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Okinawans pay homage to island’s 1972 reversion to Japan

Date Posted: 2008-05-24

Peace marches drew thousands over the past week as Okinawa commemorated the prefecture’s reversion to Japanese control 36 years ago.

Okinawa was officially returned to Japan May 15, 1972, after being under U.S. administration and control since the end of World War II. Peace marches, which have been an annual event during the commemoration, which some years included ceremonies.

Ginowan City’s Kaihin Park was the focal point of this year’s three-day march May 16th ~ 18th, with several thousand Okinawan and a similar number of mainland Japanese beginning the walk from three different start points across Okinawa. Shiko Sakiyama, chairman of the Okinawa Peace Campaign Center, led the speakers at Kaihin Park.

“We have a process for a great campaign to make a peaceful Okinawa,” Sakiyama told the assembled crowd, “and we must get rid of military bases.” Ginowan City’s anti-bases mayor, Youichi Iha, echoed the call that “we have to fight until the military bases are gone from Okinawa.” Iha also made the appeal that “bases should not be spreading to all of Japan.”

Most of the peace marchers were older Okinawans, mainland Japanese and members of activist anti-military or anti-bases groups. The younger generation, says a professor at Okinawa Kokusai University, doesn’t even remember the days when Okinawa was under American administration.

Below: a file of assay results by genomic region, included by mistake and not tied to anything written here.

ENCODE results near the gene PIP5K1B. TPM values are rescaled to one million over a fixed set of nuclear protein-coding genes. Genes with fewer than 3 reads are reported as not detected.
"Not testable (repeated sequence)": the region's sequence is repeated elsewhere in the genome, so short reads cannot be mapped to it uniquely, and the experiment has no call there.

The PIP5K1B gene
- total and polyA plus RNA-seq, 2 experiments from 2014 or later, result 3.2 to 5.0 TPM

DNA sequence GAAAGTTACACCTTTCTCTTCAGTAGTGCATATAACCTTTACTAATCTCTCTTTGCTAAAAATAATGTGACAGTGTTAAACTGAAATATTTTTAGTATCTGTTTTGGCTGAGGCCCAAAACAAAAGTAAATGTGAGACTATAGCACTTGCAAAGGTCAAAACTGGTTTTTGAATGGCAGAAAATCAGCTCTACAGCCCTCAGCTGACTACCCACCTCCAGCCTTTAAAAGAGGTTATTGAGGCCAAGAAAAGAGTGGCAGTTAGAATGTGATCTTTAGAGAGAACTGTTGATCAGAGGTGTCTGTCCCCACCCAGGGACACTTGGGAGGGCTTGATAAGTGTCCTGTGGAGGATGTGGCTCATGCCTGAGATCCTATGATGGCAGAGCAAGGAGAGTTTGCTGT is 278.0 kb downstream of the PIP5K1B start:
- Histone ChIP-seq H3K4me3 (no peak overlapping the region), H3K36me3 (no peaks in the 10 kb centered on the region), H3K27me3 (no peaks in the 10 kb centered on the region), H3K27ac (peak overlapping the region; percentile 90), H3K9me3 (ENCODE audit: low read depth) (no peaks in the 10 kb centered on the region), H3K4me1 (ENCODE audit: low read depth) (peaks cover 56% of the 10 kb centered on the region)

Professor Manabu Sato conducted his own survey on the question, asking his students the significance of May 15th. Only 13% of his students knew the answer, he says. Not only that, they knew nothing about the term ‘rebirth’ which some attributed to Okinawa’s new life after reversion. Students told Sato “We are Japanese since birth. There is no special ceremony for rebirth and nobody cares about rebirth anymore. It was 36 years ago.”

Other students said they learn history in school, but that classroom lessons are easily forgotten when school finishes. Professor Sato says “It’s very important to let students understand about rebirth, and also the importance of May 15th. Another student told the professor “I’ve heard about rebirth but haven’t had a chance to discuss it, so I don’t know the day or the word. Nobody speaks about rebirth anymore.”

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